If we possess the virtue of patience, we can endure suffering without losing faith or choosing to sin in response.
The ancient philosopher Aristotle might be helpful here. He taught that all virtues are the mean between an excess and a deficiency. Patience is the mean between excessive anger and too little care. When faced with suffering, whether through one’s own wrongdoing or the wrongdoing of others, the virtuous person responds with neither heated wrath nor cold stoicism, but with warm patience. Job is a paragon of patience because he neither raged at God nor slunk away in defeat. He accepted his lot but questioned it, too. Job thus provided a powerful example for me to follow in my own suffering as I sought out—and continue to seek—what the Lord would have me learn through it, neither denying my pain nor growing bitter over it.
• • •
One of my favorite literary characters is Jane Eyre. In the novel that bears her name, we encounter Jane as a young orphaned girl living with her cruel aunt and spiteful cousins. Jane suffers in being lonely and unloved, and she lashes out. The family then sends her away to live at a charity school where the students are abused and nearly starved, where the conditions are so poor that some of the girls get sick and die. Through all these circumstances, Jane’s greatest pain comes from her sense of always being an outsider, never being known and loved for who she is. At first, her instinct is to lash out. But over time—and through the influence of good role models—she learns to endure her suffering well.
Jane survives the school and goes on to become a governess for the ward of an eccentric wealthy man who lives on a dreary, isolated estate. Slowly, plain, quiet Jane and her fierce, intimidating employer, Edward Rochester, come to love one another. But when at last Jane believes that her lifelong desire to belong permanently to another person will be fulfilled, her dream is dashed in the most devastating way.
Jane is tempted, in response, to defy God and the Christian principles that have formed her life and her very being. But she does not. She bears her suffering—and oh, how she suffers!—and chooses not to sin in response. Again and again, Jane faces tests of her virtuous patience, and again and again, her patience endures.
When Jane finally wins love and marriage in the end, it is in far better circumstances than they would have been before. Now she enters marriage, not as a subservient beggar for love and belonging, but as a mature and equal partner.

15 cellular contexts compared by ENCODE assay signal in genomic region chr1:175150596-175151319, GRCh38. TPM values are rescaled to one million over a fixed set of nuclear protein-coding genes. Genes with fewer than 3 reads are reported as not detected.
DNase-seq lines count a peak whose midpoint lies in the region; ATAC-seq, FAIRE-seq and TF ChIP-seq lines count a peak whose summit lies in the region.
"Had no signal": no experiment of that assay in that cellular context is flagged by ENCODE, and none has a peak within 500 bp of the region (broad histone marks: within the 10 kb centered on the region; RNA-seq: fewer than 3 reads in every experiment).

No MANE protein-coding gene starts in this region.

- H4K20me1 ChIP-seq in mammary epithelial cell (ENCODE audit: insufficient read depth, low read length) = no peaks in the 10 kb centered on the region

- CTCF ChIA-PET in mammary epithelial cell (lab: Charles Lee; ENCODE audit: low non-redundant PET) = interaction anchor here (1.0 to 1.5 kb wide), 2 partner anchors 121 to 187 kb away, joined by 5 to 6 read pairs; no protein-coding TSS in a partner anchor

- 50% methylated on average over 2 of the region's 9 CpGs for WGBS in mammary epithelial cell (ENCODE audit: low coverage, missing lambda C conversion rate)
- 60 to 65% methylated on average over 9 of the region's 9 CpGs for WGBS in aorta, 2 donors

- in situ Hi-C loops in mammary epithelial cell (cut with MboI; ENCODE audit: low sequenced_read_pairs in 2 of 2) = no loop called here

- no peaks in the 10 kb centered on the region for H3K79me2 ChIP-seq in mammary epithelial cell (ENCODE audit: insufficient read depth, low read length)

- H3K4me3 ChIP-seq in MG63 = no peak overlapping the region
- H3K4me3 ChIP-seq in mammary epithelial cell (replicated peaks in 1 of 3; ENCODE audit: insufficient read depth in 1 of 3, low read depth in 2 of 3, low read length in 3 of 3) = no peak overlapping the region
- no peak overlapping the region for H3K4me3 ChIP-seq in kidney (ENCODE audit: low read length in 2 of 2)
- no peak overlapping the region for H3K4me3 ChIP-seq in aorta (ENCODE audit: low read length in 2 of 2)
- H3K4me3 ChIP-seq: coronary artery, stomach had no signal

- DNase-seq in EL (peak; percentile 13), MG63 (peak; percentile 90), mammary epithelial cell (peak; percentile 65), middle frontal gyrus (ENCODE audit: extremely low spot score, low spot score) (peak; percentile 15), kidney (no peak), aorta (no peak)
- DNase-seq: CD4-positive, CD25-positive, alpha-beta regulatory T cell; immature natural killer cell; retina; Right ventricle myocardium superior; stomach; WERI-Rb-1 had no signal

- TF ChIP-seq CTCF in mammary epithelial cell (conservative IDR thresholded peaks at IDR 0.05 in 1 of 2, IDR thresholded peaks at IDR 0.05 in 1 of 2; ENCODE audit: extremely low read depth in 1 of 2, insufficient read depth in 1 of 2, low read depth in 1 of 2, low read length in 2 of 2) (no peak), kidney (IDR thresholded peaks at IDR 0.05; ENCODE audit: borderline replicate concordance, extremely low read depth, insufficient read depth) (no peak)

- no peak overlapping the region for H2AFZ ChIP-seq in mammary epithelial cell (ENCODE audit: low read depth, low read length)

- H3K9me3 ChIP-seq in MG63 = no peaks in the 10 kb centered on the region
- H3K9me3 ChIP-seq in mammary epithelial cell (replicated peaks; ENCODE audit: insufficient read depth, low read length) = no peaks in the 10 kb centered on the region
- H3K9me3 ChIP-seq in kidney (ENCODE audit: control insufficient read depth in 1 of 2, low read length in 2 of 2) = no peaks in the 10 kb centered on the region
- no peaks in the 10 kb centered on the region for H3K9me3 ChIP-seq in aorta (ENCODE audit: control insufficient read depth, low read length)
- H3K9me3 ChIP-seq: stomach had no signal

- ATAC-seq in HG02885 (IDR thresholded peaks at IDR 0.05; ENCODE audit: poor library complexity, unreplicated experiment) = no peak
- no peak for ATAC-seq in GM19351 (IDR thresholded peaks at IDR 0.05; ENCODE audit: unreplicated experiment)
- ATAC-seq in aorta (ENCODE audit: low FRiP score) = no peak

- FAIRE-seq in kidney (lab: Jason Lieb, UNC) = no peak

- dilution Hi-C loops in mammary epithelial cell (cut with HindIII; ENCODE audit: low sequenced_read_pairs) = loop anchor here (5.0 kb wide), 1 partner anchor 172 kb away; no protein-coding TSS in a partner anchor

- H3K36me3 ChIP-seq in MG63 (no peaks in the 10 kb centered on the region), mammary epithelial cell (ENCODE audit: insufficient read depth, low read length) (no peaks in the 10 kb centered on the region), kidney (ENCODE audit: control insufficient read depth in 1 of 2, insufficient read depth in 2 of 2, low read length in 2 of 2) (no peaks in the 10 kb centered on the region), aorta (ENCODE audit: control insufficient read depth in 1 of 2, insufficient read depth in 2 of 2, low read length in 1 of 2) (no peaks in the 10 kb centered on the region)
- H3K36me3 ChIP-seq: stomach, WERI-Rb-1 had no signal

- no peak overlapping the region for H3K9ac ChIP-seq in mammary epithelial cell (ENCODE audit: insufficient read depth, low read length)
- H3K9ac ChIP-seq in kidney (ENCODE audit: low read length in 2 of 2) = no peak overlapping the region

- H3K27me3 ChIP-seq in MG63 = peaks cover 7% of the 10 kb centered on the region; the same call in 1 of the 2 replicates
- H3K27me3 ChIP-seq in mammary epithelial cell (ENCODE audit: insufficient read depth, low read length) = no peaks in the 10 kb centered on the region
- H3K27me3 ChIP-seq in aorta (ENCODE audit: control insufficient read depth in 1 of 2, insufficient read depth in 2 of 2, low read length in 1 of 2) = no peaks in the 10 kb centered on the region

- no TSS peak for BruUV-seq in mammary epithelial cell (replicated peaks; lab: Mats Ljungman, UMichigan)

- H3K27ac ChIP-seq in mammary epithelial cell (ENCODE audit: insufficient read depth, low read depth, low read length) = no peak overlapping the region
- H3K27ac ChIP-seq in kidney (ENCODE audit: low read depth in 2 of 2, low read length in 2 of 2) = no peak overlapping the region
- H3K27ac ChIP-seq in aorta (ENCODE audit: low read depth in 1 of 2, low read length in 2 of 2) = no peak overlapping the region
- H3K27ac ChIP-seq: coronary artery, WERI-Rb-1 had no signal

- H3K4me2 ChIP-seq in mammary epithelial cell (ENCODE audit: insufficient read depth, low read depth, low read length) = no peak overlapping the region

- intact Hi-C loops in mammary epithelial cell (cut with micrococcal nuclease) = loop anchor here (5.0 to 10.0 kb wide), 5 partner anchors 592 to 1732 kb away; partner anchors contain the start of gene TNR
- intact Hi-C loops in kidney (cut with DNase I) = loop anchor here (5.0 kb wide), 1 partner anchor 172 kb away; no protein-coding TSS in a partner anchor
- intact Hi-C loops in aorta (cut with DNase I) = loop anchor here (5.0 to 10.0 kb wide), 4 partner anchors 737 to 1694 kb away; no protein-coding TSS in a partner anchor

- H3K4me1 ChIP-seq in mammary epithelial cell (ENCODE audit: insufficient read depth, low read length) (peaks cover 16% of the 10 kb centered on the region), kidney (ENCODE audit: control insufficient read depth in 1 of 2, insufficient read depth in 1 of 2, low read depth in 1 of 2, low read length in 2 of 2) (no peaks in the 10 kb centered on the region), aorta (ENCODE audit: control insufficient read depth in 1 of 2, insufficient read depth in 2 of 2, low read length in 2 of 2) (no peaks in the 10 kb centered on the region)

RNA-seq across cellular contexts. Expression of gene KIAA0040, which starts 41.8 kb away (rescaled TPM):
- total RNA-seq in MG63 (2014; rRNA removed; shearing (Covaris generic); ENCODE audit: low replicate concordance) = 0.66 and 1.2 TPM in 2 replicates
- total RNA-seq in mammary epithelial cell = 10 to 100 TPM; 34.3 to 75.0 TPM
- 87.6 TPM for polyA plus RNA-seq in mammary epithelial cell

Both Jane and Job find their patience rewarded. Both the biblical and the fictional characters gain more in the end than what they had or even hoped for in the beginning. But we cannot think of virtue in this way. We must exercise patience—along with all the other virtues, such as courage, temperance, kindness, and humility—for its own sake, not in hopes of winning some material or relational prize for our effort. As the old saying expresses it, “Virtue is its own reward.”
Yet suffering is not something most of us do well. It’s certainly not something I do well. My husband, who is the most patient person I know, is a constant reminder to me of just how impatient I am, even in the slightest forms of suffering. I’m a fast walker, a quick tweeter, an impulse buyer, and a constant interrupter. I have a hard time keeping my cool if the wait for my order at the coffee shop is more than three minutes. Our first-world life is filled with such minor “sufferings” that test our patience. Sometimes it is harder to pass these small tests than the bigger ones. I hope the patience I learned to exercise because of my accident and its aftermath will help me practice patience in these less significant things.
Because it is fallen, the world is filled with people who are fallen—but who have the possibility of redemption. Nevertheless, pain, suffering, wrongdoing, and injustice are, because of this fallenness, inevitable. Failure to recognize either the current condition of the world or the promise of its future renewal will lead to either of the vices that patience moderates: wrath owing to an unwillingness to accept this reality of the world, or dispiritedness that results in withdrawal from this reality.